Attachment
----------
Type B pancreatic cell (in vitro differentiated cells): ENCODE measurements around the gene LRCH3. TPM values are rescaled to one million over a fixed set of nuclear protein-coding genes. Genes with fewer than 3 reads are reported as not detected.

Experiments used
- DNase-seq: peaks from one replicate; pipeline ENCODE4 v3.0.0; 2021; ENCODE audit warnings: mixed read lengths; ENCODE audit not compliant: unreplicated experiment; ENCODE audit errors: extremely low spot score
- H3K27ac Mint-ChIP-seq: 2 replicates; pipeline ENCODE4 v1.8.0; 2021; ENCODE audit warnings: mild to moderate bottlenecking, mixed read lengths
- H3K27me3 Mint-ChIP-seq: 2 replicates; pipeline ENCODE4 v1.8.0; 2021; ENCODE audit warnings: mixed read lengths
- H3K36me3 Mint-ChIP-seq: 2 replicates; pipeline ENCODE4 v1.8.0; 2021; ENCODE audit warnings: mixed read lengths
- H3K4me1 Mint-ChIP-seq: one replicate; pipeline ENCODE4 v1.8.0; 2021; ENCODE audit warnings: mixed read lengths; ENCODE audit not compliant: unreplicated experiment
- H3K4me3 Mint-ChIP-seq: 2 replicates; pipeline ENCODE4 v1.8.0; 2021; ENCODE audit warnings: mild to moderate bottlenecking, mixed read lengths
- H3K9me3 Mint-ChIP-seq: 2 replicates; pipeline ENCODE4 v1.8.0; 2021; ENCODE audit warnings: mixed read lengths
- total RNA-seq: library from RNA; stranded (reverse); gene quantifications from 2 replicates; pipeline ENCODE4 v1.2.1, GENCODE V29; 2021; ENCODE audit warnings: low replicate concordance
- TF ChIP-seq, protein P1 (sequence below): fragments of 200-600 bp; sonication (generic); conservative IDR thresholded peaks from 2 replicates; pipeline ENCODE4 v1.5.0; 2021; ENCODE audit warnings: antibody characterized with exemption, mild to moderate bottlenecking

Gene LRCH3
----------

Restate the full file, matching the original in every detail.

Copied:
Type B pancreatic cell (in vitro differentiated cells): ENCODE measurements around the gene LRCH3. TPM values are rescaled to one million over a fixed set of nuclear protein-coding genes. Genes with fewer than 3 reads are reported as not detected.

Experiments used
- DNase-seq: peaks from one replicate; pipeline ENCODE4 v3.0.0; 2021; ENCODE audit warnings: mixed read lengths; ENCODE audit not compliant: unreplicated experiment; ENCODE audit errors: extremely low spot score
- H3K27ac Mint-ChIP-seq: 2 replicates; pipeline ENCODE4 v1.8.0; 2021; ENCODE audit warnings: mild to moderate bottlenecking, mixed read lengths
- H3K27me3 Mint-ChIP-seq: 2 replicates; pipeline ENCODE4 v1.8.0; 2021; ENCODE audit warnings: mixed read lengths
- H3K36me3 Mint-ChIP-seq: 2 replicates; pipeline ENCODE4 v1.8.0; 2021; ENCODE audit warnings: mixed read lengths
- H3K4me1 Mint-ChIP-seq: one replicate; pipeline ENCODE4 v1.8.0; 2021; ENCODE audit warnings: mixed read lengths; ENCODE audit not compliant: unreplicated experiment
- H3K4me3 Mint-ChIP-seq: 2 replicates; pipeline ENCODE4 v1.8.0; 2021; ENCODE audit warnings: mild to moderate bottlenecking, mixed read lengths
- H3K9me3 Mint-ChIP-seq: 2 replicates; pipeline ENCODE4 v1.8.0; 2021; ENCODE audit warnings: mixed read lengths
- total RNA-seq: library from RNA; stranded (reverse); gene quantifications from 2 replicates; pipeline ENCODE4 v1.2.1, GENCODE V29; 2021; ENCODE audit warnings: low replicate concordance
- TF ChIP-seq, protein P1 (sequence below): fragments of 200-600 bp; sonication (generic); conservative IDR thresholded peaks from 2 replicates; pipeline ENCODE4 v1.5.0; 2021; ENCODE audit warnings: antibody characterized with exemption, mild to moderate bottlenecking

Gene LRCH3